INDIANA (WEHT) – The Justice Department has entered into a settlement agreement with the Indiana State Board of Nursing (Nursing Board) to resolve claims it violated Title II of the Americans with Disabilities Act (ADA).

“Indiana may not deny individuals life-saving medications, including medications that treat opioid use disorder, based on stereotypes and misinformation,” said Assistant Attorney General Kristen Clarke of the Justice Department’s Civil Rights Division. “Requiring nurses to stop taking prescribed medication as a condition of maintaining a nursing license violates the ADA, and not only creates barriers to recovery, but inappropriately limits employment opportunities based on disability.”

A news release says the settlement agreement makes sure that nurses who take medication to treat opioid use disorder (OUD) can stay on their medication when participating in the Indiana State Nursing Assistance Program. The program assists in rehabilitating and monitoring nurses with substance use disorders, and is often required for these nurses to keep an active license or have one reinstated.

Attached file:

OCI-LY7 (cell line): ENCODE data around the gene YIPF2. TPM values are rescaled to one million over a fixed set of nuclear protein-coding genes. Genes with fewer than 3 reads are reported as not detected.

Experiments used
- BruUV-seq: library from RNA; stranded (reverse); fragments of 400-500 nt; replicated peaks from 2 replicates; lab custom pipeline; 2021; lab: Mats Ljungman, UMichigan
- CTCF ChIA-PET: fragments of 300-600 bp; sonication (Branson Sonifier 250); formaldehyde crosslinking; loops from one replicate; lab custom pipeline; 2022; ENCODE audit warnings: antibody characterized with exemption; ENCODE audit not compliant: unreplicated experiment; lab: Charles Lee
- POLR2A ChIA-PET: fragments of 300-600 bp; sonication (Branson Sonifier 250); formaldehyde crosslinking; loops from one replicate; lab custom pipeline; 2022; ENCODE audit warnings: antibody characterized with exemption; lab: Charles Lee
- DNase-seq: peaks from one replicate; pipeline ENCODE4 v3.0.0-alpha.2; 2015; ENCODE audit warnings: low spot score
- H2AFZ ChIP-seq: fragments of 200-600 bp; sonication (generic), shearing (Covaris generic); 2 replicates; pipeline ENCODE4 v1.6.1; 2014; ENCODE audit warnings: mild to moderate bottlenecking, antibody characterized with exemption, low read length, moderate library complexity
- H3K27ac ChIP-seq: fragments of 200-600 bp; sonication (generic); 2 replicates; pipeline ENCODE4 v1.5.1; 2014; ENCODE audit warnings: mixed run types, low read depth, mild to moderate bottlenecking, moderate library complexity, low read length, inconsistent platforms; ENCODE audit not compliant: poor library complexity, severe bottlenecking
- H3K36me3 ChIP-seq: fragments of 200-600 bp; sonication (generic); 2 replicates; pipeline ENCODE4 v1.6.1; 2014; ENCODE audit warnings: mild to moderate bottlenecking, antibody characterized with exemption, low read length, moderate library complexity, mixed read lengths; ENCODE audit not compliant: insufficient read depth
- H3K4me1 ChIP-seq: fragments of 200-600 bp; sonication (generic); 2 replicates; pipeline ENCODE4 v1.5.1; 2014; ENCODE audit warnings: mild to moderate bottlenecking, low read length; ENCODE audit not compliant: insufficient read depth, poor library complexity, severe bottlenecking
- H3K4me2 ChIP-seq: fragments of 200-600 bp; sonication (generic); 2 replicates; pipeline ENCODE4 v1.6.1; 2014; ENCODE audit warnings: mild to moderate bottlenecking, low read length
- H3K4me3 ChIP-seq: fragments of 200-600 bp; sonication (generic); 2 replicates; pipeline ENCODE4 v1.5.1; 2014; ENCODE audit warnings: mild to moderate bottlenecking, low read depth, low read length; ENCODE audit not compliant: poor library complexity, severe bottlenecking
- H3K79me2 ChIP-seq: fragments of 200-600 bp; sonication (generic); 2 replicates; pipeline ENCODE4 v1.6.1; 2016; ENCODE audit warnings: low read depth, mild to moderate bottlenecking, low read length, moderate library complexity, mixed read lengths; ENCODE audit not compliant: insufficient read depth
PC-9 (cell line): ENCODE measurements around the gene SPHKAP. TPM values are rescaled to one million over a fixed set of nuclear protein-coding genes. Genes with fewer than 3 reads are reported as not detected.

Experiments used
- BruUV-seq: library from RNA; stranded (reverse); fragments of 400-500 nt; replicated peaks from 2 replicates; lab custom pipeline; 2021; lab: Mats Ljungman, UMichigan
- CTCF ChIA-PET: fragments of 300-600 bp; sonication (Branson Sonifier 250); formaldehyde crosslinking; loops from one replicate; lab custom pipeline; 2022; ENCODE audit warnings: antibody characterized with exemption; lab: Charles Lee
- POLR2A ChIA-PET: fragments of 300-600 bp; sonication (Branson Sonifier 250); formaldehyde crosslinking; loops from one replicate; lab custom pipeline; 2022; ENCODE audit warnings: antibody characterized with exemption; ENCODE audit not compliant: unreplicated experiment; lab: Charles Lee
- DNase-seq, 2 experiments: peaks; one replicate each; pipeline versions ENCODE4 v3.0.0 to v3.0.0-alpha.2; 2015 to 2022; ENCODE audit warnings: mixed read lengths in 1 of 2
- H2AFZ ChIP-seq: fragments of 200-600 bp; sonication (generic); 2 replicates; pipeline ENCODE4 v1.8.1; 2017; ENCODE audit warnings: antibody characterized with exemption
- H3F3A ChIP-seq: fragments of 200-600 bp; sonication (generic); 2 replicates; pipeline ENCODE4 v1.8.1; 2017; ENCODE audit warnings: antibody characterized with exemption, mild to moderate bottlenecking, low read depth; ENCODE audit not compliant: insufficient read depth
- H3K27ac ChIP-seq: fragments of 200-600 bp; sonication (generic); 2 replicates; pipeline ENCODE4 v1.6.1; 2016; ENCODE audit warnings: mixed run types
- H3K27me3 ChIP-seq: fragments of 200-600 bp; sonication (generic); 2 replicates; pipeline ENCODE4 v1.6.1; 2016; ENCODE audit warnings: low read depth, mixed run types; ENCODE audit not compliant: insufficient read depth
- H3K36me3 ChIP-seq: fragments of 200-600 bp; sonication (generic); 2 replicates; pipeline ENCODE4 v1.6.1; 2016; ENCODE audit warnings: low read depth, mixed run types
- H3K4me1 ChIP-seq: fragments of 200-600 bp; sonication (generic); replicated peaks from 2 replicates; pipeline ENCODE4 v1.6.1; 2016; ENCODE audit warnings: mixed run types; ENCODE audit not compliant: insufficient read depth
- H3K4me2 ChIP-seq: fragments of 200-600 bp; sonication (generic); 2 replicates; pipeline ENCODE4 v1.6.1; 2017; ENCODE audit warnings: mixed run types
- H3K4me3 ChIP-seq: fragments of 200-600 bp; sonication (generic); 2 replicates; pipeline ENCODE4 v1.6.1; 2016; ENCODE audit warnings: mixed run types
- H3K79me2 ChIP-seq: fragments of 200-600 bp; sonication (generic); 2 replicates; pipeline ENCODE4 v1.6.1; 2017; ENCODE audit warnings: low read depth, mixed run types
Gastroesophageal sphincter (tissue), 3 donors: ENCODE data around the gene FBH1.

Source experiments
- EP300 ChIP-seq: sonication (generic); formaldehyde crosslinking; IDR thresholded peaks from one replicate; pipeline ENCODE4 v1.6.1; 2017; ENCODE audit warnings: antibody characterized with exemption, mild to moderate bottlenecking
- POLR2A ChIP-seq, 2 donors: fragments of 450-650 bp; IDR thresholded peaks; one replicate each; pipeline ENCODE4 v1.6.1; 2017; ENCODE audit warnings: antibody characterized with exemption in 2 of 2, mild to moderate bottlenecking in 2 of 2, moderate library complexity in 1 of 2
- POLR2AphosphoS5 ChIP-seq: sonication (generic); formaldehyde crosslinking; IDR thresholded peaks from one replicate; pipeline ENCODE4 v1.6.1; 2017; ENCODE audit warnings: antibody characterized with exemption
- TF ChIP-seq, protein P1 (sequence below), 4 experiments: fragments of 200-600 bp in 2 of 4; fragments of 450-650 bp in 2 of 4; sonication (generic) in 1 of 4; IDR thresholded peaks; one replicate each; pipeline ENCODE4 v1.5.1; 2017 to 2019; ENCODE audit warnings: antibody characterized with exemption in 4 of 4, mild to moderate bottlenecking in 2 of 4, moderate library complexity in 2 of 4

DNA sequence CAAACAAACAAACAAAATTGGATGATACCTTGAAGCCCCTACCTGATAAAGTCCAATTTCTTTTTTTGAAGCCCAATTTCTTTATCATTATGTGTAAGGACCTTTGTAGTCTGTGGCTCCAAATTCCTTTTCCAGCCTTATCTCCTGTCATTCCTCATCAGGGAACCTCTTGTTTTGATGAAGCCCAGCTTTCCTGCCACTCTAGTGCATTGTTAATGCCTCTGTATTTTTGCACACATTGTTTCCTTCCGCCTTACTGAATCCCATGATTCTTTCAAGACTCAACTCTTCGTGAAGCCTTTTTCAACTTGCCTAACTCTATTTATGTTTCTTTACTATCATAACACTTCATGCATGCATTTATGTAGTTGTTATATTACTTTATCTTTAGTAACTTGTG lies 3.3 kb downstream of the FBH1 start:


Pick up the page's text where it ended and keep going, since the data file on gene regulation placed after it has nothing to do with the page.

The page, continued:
Officials say under the terms of the agreement, the Nursing Board will allow nurses to participate in the states’ rehabilitation program while taking medication, including medication to treat OUD, when the medication is prescribed by a licensed practitioner as part of a medically necessary treatment plan and incorporated into a recovery monitoring agreement. In addition, the Nursing Board has agreed to revise its written polices to guarantee that nurses taking prescribed medications for OUD don’t have to deal with discriminatory conditions or terms. The Nursing Board has also agreed to pay a total of $70,000 in damages and to report periodically on its compliance.

Complaints about disability-based discrimination may be reported to the Civil Rights Division at this website.